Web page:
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Supreme Court Allows Maryland Assault Weapons Ban to Stand

Maryland was already one of the ten toughest states when it comes to gun control laws. And then the state's General Assembly banned the sale of military-style rifles and detachable magazines in 2013, in the wake of the deadly shooting at an elementary school in Newtown, Connecticut.

Guns rights groups challenged the Firearm Safety Act on Second Amendment grounds, but it was upheld by the Fourth Circuit Court of Appeals. As expected, that decision was appealed to the Supreme Court, which declined to hear the case, leaving the Fourth's Circuit's decision in place.

Gun Ban

As we noted after the Fourth Circuit's ruling, Maryland's assault weapons ban applied to military-style arms and ammunition capabilities:

The characterization of the arms impacted by the FSA was essential to the case's outcome. The state had advanced uncontroverted evidence that the firearms affected by the FSA were "exceptionally lethal weapons of war," the Fourth noted. The AR-15 was developed for the U.S. Army, where it's known as an M16. The AK-47 was its Soviet equivalent. Civilian versions of both are semiautomatic, rather than fully automatic, "but otherwise retain the military features and capabilities" of their military cousins.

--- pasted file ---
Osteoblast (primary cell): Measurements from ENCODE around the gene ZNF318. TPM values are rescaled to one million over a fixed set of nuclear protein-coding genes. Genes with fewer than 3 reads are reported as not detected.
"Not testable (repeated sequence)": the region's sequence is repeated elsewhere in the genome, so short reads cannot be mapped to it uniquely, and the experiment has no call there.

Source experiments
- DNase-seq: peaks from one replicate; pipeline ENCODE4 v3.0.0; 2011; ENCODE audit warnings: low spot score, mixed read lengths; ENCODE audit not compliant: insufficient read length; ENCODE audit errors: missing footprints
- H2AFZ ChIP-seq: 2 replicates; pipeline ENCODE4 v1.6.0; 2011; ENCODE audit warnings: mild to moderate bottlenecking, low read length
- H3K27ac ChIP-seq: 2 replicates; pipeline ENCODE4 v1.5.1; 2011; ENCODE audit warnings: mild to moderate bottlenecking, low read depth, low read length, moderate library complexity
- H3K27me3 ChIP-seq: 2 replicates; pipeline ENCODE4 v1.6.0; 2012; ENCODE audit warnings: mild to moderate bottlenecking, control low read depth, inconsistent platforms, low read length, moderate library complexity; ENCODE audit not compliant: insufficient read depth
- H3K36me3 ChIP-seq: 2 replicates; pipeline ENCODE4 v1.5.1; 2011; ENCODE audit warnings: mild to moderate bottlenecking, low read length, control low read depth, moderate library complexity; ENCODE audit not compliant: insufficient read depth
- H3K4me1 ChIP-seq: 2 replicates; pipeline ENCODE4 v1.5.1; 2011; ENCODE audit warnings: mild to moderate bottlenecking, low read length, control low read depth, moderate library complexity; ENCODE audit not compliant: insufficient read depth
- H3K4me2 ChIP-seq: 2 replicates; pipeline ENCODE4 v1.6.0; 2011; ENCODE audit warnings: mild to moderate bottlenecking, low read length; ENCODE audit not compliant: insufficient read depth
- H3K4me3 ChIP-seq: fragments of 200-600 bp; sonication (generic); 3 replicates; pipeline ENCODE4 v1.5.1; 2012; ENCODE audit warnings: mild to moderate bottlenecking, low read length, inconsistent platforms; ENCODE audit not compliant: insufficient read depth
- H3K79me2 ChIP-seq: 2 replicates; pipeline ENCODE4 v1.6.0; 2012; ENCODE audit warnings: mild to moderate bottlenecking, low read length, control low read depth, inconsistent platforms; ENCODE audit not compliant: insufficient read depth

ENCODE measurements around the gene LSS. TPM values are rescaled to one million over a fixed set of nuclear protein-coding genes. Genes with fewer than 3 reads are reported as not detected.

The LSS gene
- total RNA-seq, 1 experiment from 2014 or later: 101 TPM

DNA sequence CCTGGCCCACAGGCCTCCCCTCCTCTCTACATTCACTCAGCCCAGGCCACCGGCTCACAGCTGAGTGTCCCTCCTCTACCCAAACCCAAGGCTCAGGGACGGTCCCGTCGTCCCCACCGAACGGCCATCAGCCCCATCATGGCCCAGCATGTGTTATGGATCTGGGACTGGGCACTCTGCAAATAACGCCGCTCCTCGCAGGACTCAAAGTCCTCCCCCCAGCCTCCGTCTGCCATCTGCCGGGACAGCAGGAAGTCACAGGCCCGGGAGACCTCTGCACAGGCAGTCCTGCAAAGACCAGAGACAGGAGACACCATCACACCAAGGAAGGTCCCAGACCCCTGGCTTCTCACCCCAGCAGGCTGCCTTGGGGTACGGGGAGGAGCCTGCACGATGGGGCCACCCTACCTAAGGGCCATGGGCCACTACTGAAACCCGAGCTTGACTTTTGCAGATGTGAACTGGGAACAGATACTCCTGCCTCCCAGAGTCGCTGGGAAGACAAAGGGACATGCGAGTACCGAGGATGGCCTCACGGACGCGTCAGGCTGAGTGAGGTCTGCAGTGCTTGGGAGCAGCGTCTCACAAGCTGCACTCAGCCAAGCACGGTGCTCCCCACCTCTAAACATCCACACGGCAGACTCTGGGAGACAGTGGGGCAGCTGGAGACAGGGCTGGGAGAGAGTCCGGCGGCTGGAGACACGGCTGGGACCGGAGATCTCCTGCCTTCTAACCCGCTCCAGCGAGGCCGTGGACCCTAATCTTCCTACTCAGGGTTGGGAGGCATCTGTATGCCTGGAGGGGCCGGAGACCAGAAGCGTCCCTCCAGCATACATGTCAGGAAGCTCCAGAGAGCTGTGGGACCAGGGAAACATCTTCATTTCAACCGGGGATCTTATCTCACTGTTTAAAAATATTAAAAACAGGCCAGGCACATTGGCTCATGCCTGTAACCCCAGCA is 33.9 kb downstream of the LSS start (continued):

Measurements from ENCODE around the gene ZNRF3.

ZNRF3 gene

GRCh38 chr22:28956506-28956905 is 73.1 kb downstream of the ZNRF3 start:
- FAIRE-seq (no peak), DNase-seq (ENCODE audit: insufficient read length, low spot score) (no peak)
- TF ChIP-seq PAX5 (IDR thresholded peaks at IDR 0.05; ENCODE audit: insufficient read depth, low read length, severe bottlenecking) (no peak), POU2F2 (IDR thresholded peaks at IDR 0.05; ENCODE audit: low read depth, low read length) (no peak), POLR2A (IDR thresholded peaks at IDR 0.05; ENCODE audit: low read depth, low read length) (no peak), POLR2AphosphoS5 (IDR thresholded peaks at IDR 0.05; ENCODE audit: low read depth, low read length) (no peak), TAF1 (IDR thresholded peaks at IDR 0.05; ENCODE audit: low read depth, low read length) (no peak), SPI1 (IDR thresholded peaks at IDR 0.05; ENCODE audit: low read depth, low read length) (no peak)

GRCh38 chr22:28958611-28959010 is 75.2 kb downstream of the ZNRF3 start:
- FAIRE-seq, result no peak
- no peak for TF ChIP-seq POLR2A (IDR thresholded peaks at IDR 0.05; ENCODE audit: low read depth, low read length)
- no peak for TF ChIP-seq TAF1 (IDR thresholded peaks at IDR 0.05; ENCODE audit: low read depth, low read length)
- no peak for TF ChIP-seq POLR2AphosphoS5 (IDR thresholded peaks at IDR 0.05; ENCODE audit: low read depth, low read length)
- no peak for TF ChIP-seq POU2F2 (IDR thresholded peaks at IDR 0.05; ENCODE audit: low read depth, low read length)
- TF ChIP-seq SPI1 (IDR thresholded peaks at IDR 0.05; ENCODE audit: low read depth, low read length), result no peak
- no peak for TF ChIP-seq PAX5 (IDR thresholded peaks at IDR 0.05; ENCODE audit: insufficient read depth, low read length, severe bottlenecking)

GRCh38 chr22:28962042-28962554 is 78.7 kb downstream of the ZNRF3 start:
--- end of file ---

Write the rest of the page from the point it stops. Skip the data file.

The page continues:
That distinguished those weapons from other firearms -- those used "in defense of hearth and home" -- that could not be banned under the Supreme Court's prior gun control ruling in D.C. v. Heller. The Fourth Circuit concluded instead that "assault weapons and large-capacity magazines are not protected by the Second Amendment."

Gun Case

By declining the request of 21 state attorneys general and the NRA to review the Fourth Circuit's ruling, Maryland's assault weapons ban remains in place, providing a template for other states to do the same if they so choose.

"The Maryland Firearm Safety Act is a common-sense law," Maryland Attorney General Brian E. Frosh said in response to the Court's decision. "The Supreme Court's denial of certiorari confirms the principle that states may protect their citizens and communities from the devastation of these weapons of war ... Assault weapons, which have resulted in the slaughter of hundreds of people in recent months, are not protected by the Second Amendment."

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